Our Level 2 teacher training program kicked off bright and early this morning. We had welcome speeches, a song, introductions, and a pre-workshop test for the participants to gauge how much learning they retained from last year’s program. This group of about 55 teachers from schools across South Vietnam passed last year’s final test, meriting them placement in this year’s advanced course. Over the next 2 weeks, we’ll engage them in lecture and practicum to help build on their understanding about listening and spoken language in young children with hearing loss. Our goal is to provide them with strategies and tools that they can use in their own classrooms back home.
After a delicious lunch of stir fry, pho, and bread, teachers and Global Foundation professionals gathered in the cheerful lecture hall to start the learning process. The next three hours were spent reviewing course material from last year’s program focused on audiology, speech pathology, early intervention, and auditory-verbal education.
At 5:00 pm, families starting pulling up to Thuan An on their motorbikes with young children in tow. Thuy and I gave them a preview of the parent program that will run for the next month. The first two weeks comprise of evening series of training sessions and practicum. The second two weeks, their children will have the opportunity to meet with our audiology team for hearing testing, troubleshooting and possible fitting of hearing aids. These appointments will be followed by private consultations with our auditory-verbal therapists and speech pathologists who can address questions related to spoken language development.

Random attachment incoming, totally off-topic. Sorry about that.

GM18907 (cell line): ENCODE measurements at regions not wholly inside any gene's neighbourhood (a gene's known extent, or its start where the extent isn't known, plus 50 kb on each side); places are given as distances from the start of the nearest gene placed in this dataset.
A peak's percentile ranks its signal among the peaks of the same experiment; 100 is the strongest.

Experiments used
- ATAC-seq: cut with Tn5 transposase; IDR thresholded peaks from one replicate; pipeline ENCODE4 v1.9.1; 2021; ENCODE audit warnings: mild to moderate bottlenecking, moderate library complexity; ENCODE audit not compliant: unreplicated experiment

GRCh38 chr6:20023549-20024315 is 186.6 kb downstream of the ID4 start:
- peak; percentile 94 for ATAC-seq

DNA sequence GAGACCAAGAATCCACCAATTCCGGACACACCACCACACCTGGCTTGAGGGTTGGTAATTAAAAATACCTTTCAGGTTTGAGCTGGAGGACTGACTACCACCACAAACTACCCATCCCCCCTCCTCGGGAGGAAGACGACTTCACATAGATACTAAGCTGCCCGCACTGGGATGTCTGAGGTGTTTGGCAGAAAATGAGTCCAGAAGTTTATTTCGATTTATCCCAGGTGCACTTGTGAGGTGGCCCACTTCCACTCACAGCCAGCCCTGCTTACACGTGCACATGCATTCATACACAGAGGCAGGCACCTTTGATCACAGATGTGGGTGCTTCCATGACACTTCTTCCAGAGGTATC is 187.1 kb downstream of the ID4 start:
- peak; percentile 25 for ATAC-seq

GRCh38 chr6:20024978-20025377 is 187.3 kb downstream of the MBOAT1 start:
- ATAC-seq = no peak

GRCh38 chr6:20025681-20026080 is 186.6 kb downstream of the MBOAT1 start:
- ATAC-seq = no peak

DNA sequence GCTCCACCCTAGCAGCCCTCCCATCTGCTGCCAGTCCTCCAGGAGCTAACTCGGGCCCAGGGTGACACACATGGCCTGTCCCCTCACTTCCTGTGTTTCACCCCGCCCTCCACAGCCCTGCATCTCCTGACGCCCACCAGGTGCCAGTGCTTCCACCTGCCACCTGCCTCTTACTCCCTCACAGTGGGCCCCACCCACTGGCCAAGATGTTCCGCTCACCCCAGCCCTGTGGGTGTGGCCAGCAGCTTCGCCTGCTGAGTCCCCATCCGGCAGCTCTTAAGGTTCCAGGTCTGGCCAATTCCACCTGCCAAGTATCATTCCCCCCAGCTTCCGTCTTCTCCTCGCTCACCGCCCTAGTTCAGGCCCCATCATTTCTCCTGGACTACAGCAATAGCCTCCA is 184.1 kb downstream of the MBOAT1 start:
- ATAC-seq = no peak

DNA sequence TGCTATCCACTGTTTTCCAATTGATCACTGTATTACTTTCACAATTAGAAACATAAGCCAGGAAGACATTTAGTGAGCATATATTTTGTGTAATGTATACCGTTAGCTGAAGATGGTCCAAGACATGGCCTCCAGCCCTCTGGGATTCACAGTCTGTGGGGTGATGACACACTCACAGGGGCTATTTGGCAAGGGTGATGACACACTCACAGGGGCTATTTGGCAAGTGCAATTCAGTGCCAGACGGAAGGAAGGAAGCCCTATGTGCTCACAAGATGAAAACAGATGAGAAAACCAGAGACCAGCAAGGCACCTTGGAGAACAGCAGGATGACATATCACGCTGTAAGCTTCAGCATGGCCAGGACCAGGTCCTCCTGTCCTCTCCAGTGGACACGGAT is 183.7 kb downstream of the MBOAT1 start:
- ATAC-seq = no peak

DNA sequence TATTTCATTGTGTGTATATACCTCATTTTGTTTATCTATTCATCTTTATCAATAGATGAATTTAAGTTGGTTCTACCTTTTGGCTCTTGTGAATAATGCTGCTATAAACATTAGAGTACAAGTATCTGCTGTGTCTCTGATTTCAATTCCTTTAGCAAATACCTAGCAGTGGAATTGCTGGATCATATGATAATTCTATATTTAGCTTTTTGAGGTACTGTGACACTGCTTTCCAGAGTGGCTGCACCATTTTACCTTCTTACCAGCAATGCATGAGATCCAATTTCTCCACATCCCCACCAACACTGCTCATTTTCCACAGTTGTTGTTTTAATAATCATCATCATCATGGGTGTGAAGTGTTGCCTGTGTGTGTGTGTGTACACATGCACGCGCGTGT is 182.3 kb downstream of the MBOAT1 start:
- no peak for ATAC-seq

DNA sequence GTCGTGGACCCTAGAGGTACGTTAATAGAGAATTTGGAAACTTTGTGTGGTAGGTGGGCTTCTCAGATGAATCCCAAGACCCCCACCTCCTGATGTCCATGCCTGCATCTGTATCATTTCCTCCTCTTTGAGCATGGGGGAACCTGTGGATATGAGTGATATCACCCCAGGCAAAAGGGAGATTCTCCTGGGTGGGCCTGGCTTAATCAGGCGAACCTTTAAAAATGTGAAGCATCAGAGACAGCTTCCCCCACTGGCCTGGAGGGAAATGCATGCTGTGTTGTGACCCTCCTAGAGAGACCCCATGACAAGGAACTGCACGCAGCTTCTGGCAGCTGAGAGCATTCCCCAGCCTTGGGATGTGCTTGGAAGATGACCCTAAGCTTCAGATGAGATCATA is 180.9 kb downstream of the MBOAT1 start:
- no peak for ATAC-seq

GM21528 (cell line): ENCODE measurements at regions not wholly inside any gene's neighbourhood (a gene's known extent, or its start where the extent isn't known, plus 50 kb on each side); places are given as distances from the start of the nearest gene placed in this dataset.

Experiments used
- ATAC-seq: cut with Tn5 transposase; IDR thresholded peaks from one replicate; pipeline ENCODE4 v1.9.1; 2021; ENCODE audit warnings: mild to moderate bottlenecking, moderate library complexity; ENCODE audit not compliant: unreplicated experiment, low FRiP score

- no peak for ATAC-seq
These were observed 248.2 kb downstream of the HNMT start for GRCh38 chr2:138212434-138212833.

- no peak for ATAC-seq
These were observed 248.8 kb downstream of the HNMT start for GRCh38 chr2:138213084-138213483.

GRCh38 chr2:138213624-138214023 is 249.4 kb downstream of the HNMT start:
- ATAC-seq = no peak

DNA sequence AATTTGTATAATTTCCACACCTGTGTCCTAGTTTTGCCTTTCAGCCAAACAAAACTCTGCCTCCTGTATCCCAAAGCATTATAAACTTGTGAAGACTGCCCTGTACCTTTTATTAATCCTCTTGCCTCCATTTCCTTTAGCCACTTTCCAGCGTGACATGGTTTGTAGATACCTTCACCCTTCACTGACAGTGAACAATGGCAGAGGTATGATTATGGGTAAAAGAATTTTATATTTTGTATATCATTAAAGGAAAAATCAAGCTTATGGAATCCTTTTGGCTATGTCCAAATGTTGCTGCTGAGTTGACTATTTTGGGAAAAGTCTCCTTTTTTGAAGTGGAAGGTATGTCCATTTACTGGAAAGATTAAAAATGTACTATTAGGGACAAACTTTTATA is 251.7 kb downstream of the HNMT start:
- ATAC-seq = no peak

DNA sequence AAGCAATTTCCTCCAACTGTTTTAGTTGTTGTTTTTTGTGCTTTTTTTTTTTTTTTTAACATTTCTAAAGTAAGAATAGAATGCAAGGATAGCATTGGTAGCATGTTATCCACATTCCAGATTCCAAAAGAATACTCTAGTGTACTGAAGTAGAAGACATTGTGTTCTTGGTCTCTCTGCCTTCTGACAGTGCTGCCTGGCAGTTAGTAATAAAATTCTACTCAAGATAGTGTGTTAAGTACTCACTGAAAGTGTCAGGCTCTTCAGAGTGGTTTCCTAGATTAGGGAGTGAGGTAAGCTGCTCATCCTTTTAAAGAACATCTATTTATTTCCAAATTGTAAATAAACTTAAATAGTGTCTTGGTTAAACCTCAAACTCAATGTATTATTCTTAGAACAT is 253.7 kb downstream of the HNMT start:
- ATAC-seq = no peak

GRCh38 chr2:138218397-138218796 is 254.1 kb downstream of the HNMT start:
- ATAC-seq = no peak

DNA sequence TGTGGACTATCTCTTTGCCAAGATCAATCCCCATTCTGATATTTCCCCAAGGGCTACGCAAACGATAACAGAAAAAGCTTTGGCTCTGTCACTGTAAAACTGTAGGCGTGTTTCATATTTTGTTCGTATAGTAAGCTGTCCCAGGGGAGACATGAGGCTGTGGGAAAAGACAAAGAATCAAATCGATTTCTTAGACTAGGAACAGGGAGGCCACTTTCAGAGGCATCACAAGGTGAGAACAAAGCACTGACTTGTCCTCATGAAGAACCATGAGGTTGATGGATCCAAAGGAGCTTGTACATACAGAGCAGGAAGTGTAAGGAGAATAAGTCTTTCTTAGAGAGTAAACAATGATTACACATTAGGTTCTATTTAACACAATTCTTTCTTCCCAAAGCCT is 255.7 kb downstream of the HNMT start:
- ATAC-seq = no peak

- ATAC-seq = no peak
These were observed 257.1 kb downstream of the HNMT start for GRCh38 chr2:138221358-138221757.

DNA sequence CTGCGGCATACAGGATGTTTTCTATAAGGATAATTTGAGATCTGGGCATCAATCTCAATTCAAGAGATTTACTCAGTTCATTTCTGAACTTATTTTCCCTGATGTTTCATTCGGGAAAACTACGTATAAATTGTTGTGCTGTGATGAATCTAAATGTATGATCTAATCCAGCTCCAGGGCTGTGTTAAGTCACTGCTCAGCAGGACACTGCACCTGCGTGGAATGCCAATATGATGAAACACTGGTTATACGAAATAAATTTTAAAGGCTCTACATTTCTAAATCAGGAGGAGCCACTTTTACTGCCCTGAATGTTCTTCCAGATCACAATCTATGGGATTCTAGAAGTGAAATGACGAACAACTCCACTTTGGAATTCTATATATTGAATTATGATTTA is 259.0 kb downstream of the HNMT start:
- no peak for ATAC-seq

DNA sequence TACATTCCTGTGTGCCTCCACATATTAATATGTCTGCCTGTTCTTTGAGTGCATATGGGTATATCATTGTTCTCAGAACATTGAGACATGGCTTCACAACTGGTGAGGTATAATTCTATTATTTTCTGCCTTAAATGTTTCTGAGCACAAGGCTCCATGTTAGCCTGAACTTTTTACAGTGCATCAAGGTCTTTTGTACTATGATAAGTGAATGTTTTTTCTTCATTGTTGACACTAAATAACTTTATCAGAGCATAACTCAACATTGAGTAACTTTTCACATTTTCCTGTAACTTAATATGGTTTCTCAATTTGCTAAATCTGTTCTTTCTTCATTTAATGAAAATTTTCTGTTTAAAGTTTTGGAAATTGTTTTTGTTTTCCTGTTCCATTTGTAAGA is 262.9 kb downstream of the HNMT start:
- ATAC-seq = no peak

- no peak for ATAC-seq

We also have a webinar series that will connect families in Vietnam with families in the United States for knowledge sharing about hearing loss issues. The parents were riveted to learn about the program’s aspects and eagerly signed up for the different facets. There were familiar faces from last summer’s initative and it was warming to see how their children had progressed.
The first parent program started at 6 pm with an overview of audiology fundamentals. Lauri Nelson talked about how to read audiograms, care for hearing aids, how listening and language are intertwined, and how parents can take part in the process of ensuring their child’s development.
At the end of the program, our guests Helen Woolard and Charlie Shafer gave presentations about what it is like to have hearing loss. Helen is a 20-year-old photography student out of University of North Carolina who has bilateral cochlear implants. Charlie is a 15-year-old high school student from Seattle who has a severe to profound hearing loss and wears hearing aids. Both of them are examples of success — but beyond their hearing loss, they are just wonderful human beings. I appreciate them coming here to share their personal stories with the families. One father later remarked that to have our team of very talented professionals and Charlie and Helen in Vietnam gave him hope that he might just be able to provide a better future for his young daughter who is hard of hearing after all.
It was a full day but an amazing, heart-warming one…the perfect start to what I know will be an incredible month of inspiration, learning, and empowerment. I’m very grateful to all of those who are with us for contributing their time and expertise to the Global Foundation’s efforts.